Indian media never seems to report this, but IMD (India Meteorological Department) also provides river basin wise rainfall figures for South West Monsoon, also for other seasons. As in the previous years, here is an overview of the river basin wise rainfall during just concluded SW Monsoon 2019 (June-Sept 2019, though the monsoon started withdrawing only on Oct 9 and has not yet fully withdrawn from across India as I write this on Oct 15 2019), like the way we have been doing for the last three years[i]. Our earlier monsoon 2019 articles provided monsoon over view[ii], state wise rainfall figures[iii] and Marathwada specific situation[iv].
It’s not clear why Indian media does not report river basin wise rainfall figures, since that is arguably, the most appropriate way to look at the rainfall figures, since river basins are the hydrological units and the run off from the rainfall ends up in the rivers, and creates floods many times, as happened during 2019 monsoon. There could be issues of quality of the river basin wise rainfall figures, but that is true for all IMD’s rainfall figures at some level or other. Continue reading “River Wise Rainfall in Monsoon 2019”
August 2019 Floods in Sangli and Kolhapur districts of Maharashtra have been historic. River levels washed away all past records many times over. New High Flood Levels (HFL) were reached multiple times at multiple places both in Sangli and Kolhapur. These districts, which form the fertile Black Cotton Soil belt of Maharashtra, are the floodplains of mighty rivers of the Krishna Basin: Krishna, Koyna, Warna, Panchaganga, Tarli, Urmodi, Dudhganga, Hiranyakeshi etc.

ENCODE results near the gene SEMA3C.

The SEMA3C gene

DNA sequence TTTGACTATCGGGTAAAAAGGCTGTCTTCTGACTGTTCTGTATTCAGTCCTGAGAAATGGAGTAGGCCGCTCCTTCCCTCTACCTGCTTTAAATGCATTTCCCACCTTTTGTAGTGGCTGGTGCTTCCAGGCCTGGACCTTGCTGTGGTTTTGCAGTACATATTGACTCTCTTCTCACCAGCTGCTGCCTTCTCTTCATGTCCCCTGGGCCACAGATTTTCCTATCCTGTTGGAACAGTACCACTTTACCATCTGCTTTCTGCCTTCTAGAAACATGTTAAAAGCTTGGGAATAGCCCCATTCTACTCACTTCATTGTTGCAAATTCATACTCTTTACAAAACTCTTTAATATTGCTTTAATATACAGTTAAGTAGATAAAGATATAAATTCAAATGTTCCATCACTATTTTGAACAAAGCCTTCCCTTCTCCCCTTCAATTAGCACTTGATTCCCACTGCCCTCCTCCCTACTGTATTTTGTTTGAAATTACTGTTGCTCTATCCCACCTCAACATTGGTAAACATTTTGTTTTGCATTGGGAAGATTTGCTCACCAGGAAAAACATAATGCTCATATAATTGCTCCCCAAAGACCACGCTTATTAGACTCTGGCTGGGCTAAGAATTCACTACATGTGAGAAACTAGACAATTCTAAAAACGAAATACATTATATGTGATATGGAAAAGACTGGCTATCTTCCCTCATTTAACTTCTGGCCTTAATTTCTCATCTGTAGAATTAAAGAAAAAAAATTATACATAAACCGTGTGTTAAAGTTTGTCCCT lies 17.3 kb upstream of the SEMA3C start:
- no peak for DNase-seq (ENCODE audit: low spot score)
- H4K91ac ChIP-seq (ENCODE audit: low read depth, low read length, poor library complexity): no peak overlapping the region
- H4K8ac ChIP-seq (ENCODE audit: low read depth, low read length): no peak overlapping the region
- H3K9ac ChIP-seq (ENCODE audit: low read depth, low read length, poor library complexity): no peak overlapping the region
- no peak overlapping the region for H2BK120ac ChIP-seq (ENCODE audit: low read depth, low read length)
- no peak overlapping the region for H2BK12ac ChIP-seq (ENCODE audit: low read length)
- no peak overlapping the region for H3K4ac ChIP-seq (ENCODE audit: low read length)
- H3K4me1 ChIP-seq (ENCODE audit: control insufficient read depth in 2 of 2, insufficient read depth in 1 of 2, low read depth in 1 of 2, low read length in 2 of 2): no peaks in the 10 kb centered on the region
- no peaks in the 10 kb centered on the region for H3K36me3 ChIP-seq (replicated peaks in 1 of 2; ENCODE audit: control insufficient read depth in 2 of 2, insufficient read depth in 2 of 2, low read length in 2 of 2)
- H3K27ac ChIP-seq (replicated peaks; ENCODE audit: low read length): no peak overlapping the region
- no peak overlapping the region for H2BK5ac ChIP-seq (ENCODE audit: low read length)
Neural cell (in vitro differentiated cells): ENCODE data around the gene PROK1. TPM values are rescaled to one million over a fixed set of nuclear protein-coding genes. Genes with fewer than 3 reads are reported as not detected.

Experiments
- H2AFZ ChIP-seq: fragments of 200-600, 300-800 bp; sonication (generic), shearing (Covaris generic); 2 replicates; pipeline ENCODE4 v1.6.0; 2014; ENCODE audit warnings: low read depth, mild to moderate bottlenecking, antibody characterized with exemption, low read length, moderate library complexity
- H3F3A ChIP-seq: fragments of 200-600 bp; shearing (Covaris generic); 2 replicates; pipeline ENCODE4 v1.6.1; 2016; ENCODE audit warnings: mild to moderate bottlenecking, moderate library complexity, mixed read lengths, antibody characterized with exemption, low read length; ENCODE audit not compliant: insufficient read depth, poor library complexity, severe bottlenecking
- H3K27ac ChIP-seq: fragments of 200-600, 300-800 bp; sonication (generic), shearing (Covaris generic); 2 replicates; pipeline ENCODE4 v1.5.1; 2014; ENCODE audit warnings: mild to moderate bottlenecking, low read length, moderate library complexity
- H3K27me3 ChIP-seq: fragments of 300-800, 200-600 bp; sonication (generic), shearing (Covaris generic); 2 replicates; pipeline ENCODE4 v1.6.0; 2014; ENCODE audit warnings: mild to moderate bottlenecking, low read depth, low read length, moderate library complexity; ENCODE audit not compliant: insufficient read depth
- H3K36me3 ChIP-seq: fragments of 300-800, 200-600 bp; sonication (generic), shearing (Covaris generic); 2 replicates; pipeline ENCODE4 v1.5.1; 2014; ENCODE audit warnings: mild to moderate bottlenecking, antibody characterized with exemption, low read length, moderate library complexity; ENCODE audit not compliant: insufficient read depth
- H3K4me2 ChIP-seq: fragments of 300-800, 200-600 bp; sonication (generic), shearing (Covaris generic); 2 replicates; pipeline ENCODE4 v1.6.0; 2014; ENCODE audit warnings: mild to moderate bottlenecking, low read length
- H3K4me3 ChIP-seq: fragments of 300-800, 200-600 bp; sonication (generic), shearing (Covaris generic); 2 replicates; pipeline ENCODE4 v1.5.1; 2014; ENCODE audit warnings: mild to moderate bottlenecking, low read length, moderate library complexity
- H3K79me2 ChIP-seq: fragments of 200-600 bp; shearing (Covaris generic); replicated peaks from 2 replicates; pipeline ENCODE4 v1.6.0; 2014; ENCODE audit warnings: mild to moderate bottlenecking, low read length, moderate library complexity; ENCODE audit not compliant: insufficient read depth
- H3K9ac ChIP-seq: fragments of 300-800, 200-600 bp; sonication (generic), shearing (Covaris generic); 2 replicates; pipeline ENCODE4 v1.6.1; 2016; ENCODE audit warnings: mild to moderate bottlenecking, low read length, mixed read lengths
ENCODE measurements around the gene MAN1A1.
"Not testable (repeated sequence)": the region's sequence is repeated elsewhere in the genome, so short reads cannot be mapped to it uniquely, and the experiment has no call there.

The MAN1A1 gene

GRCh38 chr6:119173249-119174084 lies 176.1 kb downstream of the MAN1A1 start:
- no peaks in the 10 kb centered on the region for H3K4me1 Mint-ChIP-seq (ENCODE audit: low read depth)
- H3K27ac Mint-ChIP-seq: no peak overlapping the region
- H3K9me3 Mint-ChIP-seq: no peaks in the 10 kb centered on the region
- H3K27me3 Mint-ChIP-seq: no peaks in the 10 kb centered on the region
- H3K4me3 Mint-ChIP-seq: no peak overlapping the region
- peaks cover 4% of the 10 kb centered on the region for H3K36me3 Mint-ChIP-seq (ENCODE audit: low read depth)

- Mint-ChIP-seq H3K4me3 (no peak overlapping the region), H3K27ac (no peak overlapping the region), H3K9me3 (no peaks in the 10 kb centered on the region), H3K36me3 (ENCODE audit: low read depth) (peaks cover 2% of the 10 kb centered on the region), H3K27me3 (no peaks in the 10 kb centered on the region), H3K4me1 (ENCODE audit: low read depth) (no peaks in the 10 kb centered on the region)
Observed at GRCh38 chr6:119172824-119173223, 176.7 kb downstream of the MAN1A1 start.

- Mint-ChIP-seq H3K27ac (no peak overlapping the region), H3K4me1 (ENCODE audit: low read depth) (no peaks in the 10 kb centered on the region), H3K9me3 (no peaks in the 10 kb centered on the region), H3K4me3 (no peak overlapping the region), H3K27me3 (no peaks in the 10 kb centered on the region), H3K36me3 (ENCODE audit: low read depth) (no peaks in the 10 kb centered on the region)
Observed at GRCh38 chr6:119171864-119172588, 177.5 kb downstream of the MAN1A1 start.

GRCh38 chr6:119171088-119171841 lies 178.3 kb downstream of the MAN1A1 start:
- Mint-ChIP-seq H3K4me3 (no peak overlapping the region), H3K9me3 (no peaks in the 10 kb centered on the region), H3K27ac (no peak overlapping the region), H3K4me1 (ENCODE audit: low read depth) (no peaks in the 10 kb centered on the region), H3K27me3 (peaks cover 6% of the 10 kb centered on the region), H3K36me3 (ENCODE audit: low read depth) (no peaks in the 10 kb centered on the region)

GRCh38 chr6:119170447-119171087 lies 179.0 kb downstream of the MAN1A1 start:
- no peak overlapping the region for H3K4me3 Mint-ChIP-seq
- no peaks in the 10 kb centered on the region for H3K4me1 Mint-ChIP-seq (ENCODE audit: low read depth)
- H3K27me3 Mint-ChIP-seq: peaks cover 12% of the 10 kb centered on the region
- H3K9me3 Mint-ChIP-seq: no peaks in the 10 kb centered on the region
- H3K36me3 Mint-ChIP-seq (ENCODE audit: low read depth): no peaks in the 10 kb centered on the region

On the 8th August, Krishna breached its HFL: Highest Flood Level at two places in Maharashtra (Kurundwad and Arjunwad). On the same day, Warna and Panchaganga too crossed their HFLs at two places: Samdoli and Terwad (Kolhapur). Continue reading “Homes in Deluge: Aftermath of Maharashtra Floods 2019”
Even as large parts of India are facing drought, following deficit North West Monsoon, there is more bad news that farmers already know and experience. The rainfall in the three post monsoon months, from Oct 1 to Dec 31, 2018 at all India level has been 71.2 mm, which is 44% below normal rainfall of 127.2 mm. While the quantum of rainfall in these months is not expected to be high except in some South Indian areas, it is crucial for providing life saving and life sustaining moisture for the Rabi crop. It was particularly important since the second half of the South West monsoon was significantly below normal in large parts of Central and South India[i]. These same areas are experiences biggest deficits in Oct-Dec rains. Continue reading “More bad water news: 2018 Post monsoon rains 44% below normal”
India’s most important season from water point of view, the June-Sept South West Monsoon has just ended officially on Sept 30, 2018. India Meteorological Department (IMD) reported that India received 804 mm rainfall in these four months of monsoon 2018, compared to normal rainfall of 887.5 mm. So Monsoon 2018 rainfall was 9.4% below normal, also proving IMD forecast wrong. Continue reading “River Wise Rainfall in Monsoon 2018”